(CREDIT: Steve Ringman / The Seattle Times)
Oil's company lost a lot of inventory and equipment in the blast. His building was too damaged to return to so the business also lost it’s home.
The neighboring "Bureau of Fearless Ideas," a local writing and tutoring center, faced similar problems.
"The ceiling had all come down, and the front façade had been shattered," said Louise McKay, Director of Strategic Growth at the center. "It was a lot more dramatic then we hoped."
Workers boxed up everything and moved out, and just recently began moving back in. The center was forced to cancel summer workshops, and a fundraiser, and are still not sure who is going to pay for it all.
"We’ve had a lot of donors step forward to help us but it remains to be determined what’s going to happen, in terms of whose responsible for all the costs," said McKay.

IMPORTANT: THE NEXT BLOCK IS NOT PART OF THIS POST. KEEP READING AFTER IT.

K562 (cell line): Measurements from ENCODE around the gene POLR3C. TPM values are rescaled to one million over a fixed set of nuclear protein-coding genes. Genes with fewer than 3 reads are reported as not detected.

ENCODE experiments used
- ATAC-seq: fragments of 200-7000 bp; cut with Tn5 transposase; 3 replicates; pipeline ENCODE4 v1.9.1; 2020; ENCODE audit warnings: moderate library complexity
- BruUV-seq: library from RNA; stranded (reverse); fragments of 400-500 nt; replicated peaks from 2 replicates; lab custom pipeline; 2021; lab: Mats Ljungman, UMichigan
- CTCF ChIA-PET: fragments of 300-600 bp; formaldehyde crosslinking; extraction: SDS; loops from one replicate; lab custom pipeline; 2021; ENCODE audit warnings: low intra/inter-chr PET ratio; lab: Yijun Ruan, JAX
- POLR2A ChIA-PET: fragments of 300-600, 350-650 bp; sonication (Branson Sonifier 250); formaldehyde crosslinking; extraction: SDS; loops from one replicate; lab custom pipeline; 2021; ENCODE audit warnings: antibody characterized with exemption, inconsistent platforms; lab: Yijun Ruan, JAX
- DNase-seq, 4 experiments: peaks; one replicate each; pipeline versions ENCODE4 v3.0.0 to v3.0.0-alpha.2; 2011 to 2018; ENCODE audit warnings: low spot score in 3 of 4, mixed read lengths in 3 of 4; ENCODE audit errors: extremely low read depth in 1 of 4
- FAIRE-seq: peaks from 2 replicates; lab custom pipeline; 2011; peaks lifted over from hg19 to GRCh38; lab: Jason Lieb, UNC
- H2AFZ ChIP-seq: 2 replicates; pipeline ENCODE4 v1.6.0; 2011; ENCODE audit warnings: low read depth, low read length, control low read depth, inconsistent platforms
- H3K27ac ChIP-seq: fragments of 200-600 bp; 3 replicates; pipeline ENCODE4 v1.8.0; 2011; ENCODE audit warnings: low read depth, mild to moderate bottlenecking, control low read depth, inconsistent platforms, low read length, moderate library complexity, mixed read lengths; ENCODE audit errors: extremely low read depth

Despite the struggles, McKay says the explosion ultimately pulled the community closer together.
The Bureau of Fearless Ideas is now trying to raise money to help others still struggling six months after the explosion by publishing a book about Greenwood. It's called Encyclopedia Greenwoodia, and is sold in stores all over the neighborhood and here. All proceeds go to the relief fund.